This past week, the Broadway icon Betty Buckley delivered a diverse and unexpected set at Joe’s Pub in her new cabaret show “Story Songs.” Content ran the gamut from jazz standards to new and old Broadway show tunes to ’90s alternative rock. Buckley presented each song with enough character to keep things interesting, and enough honesty for the audience to believe her sincerity. The “Cats” alum delivered a very well thought-out cabaret that showed off her singing chops, acting skills and storytelling prowess.
Buckley began with a sweet rendition of the familiar “The Way You Look Tonight.” She followed up with an anecdote about her friendship with composer Jason Robert Brown, who suggested several songs for her cabaret show, and then sung his song “All Things In Time.” Buckley then threw a complete curveball by performing a very unique version of Radiohead’s “High and Dry,” sung in a quasi-operatic style that was both unconventional and successful. She followed up with classic show tunes such as “Chanson” from Stephen Schwartz’s “The Baker’s Wife” and “You’ve Got to Be Carefully Taught” from Rodgers and Hammerstein’s “South Pacific.” Each song told a story and even narrated an opinion that Buckley holds about current society, like when she used “You’ve Got to Be Carefully Taught” as a parallel narrative of current race relations in the United States.
A particularly poignant moment during her performance was her rendition of Joe Iconis’ “Old Flame,” a character piece about a woman who becomes obsessed with an old flame and sets out to murder him to get him off her mind, but ends up accidentally shooting another man. Before the song began, Buckley turned around and gathered herself before facing the audience. It was immediately clear that Buckley was no longer on that stage, but rather wholly assumed her character. Each note was so passionate and each mannerism so animated that it was very easy to connect with her. This song was an entire acting performance.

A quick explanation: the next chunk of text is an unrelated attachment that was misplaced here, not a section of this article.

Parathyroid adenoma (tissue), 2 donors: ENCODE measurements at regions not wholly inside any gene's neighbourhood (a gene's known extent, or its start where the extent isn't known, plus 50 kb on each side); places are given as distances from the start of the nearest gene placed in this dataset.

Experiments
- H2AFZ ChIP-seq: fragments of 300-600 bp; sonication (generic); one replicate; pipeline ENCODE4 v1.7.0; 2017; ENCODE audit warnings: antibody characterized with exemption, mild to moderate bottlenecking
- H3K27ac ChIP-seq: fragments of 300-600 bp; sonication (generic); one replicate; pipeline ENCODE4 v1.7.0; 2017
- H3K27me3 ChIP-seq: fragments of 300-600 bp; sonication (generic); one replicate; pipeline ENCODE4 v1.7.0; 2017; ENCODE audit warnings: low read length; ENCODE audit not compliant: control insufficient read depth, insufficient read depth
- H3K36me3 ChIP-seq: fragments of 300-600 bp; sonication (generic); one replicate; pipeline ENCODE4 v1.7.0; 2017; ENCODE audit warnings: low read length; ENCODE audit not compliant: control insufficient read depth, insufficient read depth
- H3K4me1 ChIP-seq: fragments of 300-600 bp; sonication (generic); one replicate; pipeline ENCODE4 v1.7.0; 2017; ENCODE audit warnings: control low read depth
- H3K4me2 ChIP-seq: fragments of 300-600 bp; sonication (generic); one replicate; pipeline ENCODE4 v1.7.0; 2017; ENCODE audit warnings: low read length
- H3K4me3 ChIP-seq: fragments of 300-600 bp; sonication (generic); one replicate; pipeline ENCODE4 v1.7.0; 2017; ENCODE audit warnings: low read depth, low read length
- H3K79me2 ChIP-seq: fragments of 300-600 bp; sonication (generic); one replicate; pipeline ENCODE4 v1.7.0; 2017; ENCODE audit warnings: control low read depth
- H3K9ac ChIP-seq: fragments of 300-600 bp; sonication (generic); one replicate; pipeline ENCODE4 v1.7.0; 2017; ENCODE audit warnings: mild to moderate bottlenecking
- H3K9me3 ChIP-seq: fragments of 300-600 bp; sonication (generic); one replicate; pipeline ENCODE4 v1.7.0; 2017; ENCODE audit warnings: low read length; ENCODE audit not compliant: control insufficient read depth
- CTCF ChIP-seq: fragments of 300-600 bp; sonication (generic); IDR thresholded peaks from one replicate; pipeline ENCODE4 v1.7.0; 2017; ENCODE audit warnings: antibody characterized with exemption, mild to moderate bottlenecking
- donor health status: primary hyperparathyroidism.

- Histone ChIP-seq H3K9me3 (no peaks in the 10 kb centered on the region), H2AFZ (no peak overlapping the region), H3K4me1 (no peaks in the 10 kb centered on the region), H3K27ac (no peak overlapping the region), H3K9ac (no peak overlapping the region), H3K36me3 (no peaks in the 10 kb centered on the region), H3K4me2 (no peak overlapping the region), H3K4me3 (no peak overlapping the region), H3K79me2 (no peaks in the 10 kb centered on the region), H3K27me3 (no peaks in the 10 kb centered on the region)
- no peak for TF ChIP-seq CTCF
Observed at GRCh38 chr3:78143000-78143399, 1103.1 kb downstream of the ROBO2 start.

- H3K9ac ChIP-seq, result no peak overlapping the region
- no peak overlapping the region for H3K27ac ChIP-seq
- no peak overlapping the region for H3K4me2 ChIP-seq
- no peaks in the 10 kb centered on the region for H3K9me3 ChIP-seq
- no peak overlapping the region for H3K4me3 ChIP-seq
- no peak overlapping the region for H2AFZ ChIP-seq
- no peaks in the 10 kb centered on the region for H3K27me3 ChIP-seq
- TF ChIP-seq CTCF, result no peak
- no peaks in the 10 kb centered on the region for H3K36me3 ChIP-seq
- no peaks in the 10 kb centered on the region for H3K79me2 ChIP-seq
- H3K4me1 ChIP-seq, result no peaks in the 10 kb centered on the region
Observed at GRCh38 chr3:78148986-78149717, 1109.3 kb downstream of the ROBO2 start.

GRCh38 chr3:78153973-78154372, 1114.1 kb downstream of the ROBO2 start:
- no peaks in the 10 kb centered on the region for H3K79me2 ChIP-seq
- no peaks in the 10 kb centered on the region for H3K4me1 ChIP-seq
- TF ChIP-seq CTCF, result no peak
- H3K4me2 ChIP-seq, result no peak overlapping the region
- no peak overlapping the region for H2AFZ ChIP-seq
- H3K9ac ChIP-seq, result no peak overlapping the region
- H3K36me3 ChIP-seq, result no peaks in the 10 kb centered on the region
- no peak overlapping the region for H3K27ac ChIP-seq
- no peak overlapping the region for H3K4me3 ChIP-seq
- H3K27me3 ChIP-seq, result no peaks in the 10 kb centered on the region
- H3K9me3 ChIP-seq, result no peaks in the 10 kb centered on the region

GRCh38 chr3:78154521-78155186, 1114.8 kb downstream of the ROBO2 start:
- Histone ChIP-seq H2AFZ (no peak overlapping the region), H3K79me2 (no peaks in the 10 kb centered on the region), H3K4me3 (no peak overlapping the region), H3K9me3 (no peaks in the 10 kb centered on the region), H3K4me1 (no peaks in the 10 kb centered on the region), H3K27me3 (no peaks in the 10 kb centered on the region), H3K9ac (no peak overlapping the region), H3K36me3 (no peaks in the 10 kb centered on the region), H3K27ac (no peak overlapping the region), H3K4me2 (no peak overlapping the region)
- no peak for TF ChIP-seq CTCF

Buckley reminisced about her time playing Nora Desmond in “Sunset Boulevard” in the ’90s and also about her time playing Big Edie in “Grey Gardens” this past theater season. She concluded the cabaret with a bittersweet yet hopeful message from Peter Gabriel’s “Don’t Give Up.”
Each song that Buckley performed, she performed with such a sense of sincerity and passion. It is clear that she not only understands the essence of each song, but has absorbed it and made it a part of herself. The honesty and vulnerability that she presented in her performance was refreshing — she shared her outlooks on life as well as personal emotions. While it would have been nice to have heard Buckley classics such as “Memory” from “Cats,” the wide array of hand-picked songs created a much more intimate and thoughtful performance. “Story Songs” provided the perfect melange of the art of storytelling and the personal narrative.
“Betty Buckley: Story Songs” played at Joe’s Pub at the Public Theater at 425 Lafayette St. Sept. 23-25.
A version of this story appeared in the Monday, Oct. 3 print edition. Email Joseph Myers at [email protected]